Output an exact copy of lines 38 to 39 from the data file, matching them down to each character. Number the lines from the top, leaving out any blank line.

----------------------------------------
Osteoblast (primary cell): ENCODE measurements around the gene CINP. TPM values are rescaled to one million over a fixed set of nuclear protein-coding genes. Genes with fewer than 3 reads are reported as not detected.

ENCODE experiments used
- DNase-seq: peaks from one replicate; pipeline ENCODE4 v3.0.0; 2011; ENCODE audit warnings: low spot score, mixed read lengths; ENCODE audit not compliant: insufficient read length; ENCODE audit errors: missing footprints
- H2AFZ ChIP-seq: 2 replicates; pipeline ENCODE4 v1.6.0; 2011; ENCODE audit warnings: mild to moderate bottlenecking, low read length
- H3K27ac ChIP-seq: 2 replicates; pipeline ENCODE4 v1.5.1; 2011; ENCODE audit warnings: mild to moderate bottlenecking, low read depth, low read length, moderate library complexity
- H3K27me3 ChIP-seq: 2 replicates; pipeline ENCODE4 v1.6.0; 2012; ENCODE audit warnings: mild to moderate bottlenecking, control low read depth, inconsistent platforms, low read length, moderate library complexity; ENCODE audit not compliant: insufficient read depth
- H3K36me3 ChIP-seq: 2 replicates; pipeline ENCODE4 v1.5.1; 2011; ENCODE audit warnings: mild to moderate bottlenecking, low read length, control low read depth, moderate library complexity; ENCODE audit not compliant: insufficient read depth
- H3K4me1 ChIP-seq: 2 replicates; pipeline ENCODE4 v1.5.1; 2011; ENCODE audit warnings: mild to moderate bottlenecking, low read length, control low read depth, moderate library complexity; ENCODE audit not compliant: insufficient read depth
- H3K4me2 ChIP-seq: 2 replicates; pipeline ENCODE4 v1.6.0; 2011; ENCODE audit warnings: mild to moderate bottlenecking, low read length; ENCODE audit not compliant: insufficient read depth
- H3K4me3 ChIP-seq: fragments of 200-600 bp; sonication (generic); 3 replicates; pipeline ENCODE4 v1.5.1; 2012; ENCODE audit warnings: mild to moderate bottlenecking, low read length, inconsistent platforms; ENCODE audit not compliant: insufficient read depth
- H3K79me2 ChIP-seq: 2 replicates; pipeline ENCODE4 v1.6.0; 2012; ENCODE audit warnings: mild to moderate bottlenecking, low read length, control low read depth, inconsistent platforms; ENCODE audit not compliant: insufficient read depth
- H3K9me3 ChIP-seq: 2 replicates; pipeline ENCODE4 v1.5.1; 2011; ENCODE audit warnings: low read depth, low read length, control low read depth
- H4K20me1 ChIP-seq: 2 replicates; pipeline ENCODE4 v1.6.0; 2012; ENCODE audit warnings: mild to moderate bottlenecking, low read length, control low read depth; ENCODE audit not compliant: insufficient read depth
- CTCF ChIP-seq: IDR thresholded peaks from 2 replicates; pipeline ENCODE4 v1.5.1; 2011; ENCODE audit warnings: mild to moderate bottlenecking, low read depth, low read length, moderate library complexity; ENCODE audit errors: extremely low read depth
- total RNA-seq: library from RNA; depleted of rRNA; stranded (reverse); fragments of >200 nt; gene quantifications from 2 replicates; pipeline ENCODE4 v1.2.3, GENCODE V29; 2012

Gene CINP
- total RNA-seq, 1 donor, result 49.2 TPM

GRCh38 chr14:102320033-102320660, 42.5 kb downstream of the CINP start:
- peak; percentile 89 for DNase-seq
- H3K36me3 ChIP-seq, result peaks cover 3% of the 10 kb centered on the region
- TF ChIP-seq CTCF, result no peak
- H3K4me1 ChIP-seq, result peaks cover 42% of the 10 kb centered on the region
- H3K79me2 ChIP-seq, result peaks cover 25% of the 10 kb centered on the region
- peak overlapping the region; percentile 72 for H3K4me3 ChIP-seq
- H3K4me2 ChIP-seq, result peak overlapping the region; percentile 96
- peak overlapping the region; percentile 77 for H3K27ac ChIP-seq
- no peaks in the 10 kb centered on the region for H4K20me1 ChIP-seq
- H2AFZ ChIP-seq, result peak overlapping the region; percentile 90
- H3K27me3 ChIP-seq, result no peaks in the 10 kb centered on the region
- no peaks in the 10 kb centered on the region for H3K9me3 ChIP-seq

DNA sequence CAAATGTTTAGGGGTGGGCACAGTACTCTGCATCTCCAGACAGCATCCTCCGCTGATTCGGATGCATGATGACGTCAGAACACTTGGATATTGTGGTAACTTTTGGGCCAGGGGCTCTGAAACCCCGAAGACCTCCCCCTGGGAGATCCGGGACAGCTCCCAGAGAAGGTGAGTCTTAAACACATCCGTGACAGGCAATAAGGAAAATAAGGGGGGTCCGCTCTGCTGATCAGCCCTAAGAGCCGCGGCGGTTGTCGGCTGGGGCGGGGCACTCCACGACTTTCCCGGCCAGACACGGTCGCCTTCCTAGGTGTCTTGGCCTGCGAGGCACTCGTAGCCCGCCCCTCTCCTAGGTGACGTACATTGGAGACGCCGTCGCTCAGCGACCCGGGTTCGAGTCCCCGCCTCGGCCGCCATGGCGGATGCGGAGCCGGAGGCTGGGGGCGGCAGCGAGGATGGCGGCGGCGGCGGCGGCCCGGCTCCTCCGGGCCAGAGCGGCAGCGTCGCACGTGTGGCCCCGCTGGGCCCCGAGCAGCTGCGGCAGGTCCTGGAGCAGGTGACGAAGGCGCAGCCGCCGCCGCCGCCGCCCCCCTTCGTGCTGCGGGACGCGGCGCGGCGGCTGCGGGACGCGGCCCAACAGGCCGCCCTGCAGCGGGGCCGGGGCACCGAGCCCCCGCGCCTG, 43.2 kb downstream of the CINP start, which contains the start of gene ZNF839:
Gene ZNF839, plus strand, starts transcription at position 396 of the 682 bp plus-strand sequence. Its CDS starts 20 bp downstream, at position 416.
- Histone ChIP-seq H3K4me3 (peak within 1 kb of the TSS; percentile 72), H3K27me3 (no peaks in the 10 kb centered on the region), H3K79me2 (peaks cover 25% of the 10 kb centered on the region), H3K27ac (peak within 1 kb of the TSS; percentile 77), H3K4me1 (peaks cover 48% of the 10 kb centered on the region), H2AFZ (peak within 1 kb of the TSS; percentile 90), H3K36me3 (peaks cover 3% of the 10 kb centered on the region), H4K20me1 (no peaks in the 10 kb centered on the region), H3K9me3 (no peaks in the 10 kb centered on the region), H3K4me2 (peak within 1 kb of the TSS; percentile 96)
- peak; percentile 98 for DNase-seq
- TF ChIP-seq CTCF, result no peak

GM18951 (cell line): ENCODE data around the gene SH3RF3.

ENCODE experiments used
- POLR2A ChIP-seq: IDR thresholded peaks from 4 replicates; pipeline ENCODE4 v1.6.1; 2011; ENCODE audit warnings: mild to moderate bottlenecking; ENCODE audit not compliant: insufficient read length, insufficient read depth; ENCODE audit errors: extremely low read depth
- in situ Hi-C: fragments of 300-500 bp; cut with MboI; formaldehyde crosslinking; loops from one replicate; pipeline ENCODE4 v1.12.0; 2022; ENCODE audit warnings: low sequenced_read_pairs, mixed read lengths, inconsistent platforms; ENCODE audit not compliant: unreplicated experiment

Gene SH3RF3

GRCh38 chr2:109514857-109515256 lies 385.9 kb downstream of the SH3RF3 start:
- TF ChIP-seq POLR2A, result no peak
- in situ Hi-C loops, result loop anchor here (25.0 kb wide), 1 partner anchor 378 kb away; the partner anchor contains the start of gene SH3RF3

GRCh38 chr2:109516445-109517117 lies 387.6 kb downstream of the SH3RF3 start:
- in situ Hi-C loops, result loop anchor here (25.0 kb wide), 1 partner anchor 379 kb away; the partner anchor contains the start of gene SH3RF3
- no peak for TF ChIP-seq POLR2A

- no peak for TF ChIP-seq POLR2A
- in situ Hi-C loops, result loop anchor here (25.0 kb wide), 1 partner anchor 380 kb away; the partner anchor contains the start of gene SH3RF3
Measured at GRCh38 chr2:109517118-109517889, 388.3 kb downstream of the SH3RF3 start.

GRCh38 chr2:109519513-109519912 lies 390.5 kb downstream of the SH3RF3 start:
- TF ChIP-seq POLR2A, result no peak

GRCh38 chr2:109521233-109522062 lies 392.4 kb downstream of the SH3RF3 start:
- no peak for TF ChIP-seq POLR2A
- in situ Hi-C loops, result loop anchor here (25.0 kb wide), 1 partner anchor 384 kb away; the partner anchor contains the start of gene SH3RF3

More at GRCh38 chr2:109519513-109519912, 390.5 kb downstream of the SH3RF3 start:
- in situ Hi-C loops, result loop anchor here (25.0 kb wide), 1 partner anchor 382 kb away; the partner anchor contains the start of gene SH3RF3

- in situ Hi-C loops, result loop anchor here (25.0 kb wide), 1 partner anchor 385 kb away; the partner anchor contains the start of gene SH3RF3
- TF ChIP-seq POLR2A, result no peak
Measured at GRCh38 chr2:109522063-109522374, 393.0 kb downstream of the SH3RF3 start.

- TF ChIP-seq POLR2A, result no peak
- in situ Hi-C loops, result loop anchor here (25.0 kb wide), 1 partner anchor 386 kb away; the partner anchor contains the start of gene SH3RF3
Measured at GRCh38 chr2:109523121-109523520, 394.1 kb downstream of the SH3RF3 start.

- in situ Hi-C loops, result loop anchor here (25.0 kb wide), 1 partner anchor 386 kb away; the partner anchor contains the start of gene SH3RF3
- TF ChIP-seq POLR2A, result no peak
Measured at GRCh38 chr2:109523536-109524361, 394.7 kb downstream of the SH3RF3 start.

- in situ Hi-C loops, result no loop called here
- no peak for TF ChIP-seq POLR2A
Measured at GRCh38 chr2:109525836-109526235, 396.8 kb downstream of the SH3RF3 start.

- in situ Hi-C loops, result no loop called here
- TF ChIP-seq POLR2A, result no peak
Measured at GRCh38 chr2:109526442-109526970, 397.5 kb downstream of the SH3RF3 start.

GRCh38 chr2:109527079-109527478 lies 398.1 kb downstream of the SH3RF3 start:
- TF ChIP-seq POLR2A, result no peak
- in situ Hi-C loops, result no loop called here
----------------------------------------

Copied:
- POLR2A ChIP-seq: IDR thresholded peaks from 4 replicates; pipeline ENCODE4 v1.6.1; 2011; ENCODE audit warnings: mild to moderate bottlenecking; ENCODE audit not compliant: insufficient read length, insufficient read depth; ENCODE audit errors: extremely low read depth
- in situ Hi-C: fragments of 300-500 bp; cut with MboI; formaldehyde crosslinking; loops from one replicate; pipeline ENCODE4 v1.12.0; 2022; ENCODE audit warnings: low sequenced_read_pairs, mixed read lengths, inconsistent platforms; ENCODE audit not compliant: unreplicated experiment